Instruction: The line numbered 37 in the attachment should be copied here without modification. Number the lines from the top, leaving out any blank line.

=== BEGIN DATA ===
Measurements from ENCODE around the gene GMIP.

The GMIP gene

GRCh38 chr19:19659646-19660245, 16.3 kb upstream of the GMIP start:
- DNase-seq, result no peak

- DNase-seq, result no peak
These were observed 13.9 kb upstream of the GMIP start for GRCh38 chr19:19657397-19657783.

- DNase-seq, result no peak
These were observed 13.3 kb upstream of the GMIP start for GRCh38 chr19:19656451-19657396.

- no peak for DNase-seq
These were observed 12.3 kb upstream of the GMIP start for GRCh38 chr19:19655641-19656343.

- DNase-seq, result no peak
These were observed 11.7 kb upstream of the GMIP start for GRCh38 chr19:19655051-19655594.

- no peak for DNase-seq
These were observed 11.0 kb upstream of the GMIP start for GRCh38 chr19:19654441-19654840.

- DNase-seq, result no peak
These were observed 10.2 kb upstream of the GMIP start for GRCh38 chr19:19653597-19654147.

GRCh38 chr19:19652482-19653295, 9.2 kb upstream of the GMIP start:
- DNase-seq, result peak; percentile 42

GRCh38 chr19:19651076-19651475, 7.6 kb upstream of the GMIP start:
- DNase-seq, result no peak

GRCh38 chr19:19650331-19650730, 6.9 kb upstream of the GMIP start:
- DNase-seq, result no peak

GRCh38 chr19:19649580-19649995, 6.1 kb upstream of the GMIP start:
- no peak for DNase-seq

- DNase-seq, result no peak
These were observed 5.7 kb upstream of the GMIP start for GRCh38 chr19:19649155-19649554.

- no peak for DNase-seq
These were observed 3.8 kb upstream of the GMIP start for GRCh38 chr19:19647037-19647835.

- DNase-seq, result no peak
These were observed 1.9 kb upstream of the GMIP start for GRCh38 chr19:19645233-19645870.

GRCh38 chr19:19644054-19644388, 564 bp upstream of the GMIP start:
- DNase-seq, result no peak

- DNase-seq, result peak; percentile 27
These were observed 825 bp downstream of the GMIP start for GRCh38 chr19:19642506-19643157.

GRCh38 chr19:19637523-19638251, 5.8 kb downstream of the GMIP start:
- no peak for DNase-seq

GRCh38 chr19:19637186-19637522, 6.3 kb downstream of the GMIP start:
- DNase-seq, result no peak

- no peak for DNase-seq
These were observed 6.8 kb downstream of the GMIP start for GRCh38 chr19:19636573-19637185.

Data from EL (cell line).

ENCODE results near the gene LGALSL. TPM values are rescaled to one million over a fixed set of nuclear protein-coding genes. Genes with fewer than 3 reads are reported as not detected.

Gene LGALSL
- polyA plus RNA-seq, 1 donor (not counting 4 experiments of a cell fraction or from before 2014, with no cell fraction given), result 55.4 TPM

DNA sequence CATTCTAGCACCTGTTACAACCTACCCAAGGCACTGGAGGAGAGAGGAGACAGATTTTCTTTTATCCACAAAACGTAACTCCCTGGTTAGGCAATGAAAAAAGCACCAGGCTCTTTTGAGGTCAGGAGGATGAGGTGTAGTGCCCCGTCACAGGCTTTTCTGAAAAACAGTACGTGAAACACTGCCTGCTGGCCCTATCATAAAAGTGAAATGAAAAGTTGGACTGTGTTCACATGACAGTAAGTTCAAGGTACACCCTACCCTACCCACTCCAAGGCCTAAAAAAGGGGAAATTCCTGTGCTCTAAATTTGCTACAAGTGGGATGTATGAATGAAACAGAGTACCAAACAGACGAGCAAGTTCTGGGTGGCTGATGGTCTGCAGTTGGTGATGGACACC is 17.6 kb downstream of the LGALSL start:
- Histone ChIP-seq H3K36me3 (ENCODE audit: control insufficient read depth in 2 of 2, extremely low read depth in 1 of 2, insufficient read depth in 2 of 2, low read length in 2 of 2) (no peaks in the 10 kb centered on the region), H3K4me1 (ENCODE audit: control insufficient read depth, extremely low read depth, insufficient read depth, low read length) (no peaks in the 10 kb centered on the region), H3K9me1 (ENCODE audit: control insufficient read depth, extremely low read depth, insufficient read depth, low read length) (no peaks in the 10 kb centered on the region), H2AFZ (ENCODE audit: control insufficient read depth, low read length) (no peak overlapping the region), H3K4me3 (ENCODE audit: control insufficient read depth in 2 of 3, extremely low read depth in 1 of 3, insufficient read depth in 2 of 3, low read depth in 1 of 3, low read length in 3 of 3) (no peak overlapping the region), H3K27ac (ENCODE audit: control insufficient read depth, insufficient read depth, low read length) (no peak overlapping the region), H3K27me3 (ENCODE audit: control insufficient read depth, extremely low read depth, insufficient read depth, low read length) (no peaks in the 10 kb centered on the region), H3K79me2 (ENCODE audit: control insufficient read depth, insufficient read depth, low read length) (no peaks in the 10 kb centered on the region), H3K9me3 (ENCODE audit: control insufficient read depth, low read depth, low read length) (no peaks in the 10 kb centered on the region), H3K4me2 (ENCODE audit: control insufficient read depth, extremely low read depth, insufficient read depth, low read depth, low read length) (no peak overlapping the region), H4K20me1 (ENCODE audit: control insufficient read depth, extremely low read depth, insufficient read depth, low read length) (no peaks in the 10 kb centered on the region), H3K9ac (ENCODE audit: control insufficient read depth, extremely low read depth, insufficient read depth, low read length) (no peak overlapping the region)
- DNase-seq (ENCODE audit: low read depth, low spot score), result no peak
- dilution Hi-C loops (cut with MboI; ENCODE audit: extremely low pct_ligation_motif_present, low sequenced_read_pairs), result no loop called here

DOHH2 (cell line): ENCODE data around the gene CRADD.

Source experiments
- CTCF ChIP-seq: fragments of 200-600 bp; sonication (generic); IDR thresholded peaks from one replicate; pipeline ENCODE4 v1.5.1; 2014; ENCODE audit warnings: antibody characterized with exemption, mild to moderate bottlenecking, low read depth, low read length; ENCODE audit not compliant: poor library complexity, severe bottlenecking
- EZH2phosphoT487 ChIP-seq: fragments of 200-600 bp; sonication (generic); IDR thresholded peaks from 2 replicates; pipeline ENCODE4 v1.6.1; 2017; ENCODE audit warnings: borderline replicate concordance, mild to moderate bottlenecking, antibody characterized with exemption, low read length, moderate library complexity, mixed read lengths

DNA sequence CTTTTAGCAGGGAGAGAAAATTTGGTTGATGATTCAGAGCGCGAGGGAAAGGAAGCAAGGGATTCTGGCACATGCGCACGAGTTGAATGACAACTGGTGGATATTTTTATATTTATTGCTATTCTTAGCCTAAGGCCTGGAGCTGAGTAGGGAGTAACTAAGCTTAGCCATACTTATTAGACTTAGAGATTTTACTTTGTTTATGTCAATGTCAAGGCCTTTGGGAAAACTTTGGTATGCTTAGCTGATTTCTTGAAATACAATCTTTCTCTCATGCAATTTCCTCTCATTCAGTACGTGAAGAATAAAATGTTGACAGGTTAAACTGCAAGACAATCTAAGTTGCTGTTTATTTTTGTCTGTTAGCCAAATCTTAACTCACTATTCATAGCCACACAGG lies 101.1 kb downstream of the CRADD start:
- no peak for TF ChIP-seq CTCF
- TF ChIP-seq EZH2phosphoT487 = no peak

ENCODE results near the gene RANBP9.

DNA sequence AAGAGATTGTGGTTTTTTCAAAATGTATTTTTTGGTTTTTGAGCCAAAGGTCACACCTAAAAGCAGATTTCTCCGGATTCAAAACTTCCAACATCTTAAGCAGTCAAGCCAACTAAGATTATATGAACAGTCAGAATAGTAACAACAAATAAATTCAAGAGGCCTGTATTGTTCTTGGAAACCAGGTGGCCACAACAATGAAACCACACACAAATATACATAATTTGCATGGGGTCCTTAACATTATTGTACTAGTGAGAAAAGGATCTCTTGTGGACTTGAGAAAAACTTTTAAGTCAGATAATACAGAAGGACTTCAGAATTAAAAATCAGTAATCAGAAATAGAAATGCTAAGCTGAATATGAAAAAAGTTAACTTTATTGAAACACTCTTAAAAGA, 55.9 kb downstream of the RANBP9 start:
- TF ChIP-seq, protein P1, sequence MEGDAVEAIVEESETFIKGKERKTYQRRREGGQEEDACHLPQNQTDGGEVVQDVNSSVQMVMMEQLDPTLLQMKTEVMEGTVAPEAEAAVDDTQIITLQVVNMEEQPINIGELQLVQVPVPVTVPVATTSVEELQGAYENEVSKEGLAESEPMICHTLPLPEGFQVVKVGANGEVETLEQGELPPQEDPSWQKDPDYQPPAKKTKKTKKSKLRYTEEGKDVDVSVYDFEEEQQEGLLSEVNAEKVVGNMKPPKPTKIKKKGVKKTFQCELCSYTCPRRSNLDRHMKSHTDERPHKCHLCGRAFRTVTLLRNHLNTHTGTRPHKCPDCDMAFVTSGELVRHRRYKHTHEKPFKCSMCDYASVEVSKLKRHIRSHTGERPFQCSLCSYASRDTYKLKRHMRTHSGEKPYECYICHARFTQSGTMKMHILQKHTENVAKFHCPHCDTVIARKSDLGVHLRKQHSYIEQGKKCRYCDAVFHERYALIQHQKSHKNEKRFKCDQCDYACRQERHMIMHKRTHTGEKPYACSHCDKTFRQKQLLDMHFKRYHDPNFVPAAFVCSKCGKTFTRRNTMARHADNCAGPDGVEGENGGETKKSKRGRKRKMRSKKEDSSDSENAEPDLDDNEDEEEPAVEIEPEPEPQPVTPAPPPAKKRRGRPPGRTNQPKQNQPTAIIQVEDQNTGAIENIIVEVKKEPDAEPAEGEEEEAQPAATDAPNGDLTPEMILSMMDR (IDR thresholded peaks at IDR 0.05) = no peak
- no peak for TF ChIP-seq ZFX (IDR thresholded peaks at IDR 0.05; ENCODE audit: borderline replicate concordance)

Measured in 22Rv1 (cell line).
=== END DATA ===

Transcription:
GRCh38 chr19:19637186-19637522, 6.3 kb downstream of the GMIP start: